Honda’s re-entry into Formula One between 2000 and 2005 would once again be as engine suppliers, which would come as no surprise given their overwhelming success as engine suppliers during their Second Era.
During this time and following British American Racing’s second-place finish at the end of the 2004 season, Honda would increase their British American Racing shares from 45% to 100% in 2005, establishing Honda as the sole owners of British American Racing.
The takeover of British American Racing culminated in the formation of the Honda Racing F1 Team and marked Honda’s return to Formula One as a constructor for the first time since their exit in 1968.
Despite a strong start to their return to Formula One with a 4th place finish on the 2006 constructor’s championship, Honda was unable to improve on these results, which in turn saw the team slump to 8th and 9th during the 2007 and 2008 seasons respectfully.
These mediocre results, coupled with ongoing financial troubles, saw the Honda Racing F1 Team being bought out and rebranded as Brawn GP for the 2009 season (which saw Brawn GP win the 2009 title running Mercedes engines!)
4. Fourth Era (2015 – 2021)
On the back of the V6 turbo-hybrid regulations, Honda returned to Formula One in 2015 as the exclusive supplier of McLaren’s engines (thus reviving their relationship following their combined success between 1988 and 1991.)
Unfortunately, unlike the McLaren – Honda performances of the Second Era, this renewed agreement proved tumultuous both commercially and in terms of results, resulting in the termination of Honda’s contract with McLaren in 2017.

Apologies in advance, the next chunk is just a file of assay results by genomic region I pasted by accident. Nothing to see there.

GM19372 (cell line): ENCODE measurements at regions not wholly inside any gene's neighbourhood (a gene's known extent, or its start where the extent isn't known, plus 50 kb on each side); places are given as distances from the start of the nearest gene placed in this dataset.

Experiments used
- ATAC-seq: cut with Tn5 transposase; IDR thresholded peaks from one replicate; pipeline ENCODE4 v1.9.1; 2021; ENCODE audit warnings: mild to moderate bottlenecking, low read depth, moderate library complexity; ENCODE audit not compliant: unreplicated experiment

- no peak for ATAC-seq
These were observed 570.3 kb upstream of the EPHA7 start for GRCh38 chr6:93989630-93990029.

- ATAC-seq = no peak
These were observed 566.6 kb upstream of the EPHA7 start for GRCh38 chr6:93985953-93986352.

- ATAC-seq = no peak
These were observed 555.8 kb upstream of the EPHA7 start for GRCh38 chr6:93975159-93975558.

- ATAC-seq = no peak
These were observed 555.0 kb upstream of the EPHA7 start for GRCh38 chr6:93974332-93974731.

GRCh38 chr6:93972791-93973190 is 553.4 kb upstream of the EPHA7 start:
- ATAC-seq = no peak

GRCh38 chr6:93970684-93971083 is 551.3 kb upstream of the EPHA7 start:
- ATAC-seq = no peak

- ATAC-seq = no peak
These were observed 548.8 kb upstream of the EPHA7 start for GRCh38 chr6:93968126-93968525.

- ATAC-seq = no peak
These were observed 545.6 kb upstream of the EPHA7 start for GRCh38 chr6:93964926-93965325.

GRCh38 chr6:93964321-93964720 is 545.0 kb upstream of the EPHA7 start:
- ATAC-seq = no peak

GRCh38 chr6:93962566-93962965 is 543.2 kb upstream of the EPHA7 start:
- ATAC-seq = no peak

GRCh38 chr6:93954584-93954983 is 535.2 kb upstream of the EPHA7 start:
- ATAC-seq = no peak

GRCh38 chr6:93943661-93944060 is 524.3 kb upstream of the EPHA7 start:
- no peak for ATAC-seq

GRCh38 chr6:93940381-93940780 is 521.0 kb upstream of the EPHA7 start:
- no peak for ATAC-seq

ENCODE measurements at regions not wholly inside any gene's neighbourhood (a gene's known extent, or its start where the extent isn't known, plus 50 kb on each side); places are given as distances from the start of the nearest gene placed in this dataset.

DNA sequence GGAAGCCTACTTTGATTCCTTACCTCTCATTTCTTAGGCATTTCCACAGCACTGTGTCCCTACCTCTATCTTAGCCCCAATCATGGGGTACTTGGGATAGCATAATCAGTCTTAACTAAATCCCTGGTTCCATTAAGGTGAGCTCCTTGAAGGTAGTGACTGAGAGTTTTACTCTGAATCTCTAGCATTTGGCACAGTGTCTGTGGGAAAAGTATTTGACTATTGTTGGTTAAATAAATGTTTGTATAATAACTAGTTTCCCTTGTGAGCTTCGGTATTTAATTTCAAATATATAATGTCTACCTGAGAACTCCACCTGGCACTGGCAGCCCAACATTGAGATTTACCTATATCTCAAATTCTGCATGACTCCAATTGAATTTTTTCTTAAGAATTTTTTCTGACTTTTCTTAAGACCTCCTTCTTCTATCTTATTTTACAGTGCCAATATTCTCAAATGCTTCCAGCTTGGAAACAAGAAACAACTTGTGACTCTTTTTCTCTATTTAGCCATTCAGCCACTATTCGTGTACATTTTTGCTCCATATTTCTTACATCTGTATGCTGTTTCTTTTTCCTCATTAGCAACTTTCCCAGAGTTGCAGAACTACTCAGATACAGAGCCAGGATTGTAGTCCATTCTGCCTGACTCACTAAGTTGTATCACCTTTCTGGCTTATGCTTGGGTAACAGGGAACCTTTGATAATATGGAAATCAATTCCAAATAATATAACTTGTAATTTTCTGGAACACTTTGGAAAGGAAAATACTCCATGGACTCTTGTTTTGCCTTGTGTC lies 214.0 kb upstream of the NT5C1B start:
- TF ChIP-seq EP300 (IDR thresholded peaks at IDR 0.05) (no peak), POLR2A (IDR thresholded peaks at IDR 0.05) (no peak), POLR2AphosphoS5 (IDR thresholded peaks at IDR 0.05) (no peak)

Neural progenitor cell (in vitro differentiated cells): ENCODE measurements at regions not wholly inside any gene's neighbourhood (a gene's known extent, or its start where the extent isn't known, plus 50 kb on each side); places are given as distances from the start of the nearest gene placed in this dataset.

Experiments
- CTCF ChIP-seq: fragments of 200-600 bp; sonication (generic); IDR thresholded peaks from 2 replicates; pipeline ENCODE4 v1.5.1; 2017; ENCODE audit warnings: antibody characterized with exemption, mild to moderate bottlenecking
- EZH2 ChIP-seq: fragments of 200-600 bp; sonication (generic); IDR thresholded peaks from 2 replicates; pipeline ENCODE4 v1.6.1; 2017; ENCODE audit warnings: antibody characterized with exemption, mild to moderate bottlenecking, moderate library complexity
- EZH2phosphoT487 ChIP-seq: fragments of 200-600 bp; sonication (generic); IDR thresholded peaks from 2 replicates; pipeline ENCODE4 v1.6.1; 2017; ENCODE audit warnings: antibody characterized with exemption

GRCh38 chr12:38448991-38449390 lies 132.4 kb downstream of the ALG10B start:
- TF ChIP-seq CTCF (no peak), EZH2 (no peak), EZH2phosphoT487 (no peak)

In 2018 Honda signed a contract with Toro Rosso as their engine supplier, which netted the team eight points, finishes, and 9th on the constructors’ standings (despite constant grid penalties as a result of Honda’s development on the engine to prepare for their 2019 contract with Red Bull.)
Between 2019 and 2021, Honda’s relationship with Torro Rosso, Alpha Tauri, and Red Bull proved to be an overwhelming success, which included:
- Torro Rosso securing 6th in the constructors’ championship (2019),
- Red Bull securing 3rd in the constructors’ championship (2019),
- Max Verstappen securing 3rd in the driver’s championship (2019),
- Red Bull securing 2nd in the constructors’ championship (2020),
- Max Verstappen securing 3rd in the driver’s championship (2020),
- Red Bull securing 2nd in the constructors’ championship (2020),
- AlphaTauri securing 6th in the constructors’ championship (2021),
- Red Bull securing 2nd in the constructors’ championship (2021),
- Max Verstappen winning the driver’s championship (2021).
Although Honda has once again withdrawn from Formula One, they have given Red Bull the rights to use their intellectual property for their power units under the name of Red Bull Powertrains. Meaning Honda has a pseudo presence in Formula One at present.
Is Honda Planning A Return To Formula One?
Although Honda has opted to leave Formula One to focus on their goal of achieving carbon neutrality, their president Masashi Yamamoto has expressed the possibility of Honda’s return to Formula One in the future:
“I hope and expect Honda will come back to Formula One. It depends on young people in Honda being passionate about motorsport and if they can convince senior management to come back.”
Honda is a prime example of how, despite average performances as constructors, there are plenty of opportunities for car manufacturers to play a pivotal role in the success of Formula One teams as parts suppliers!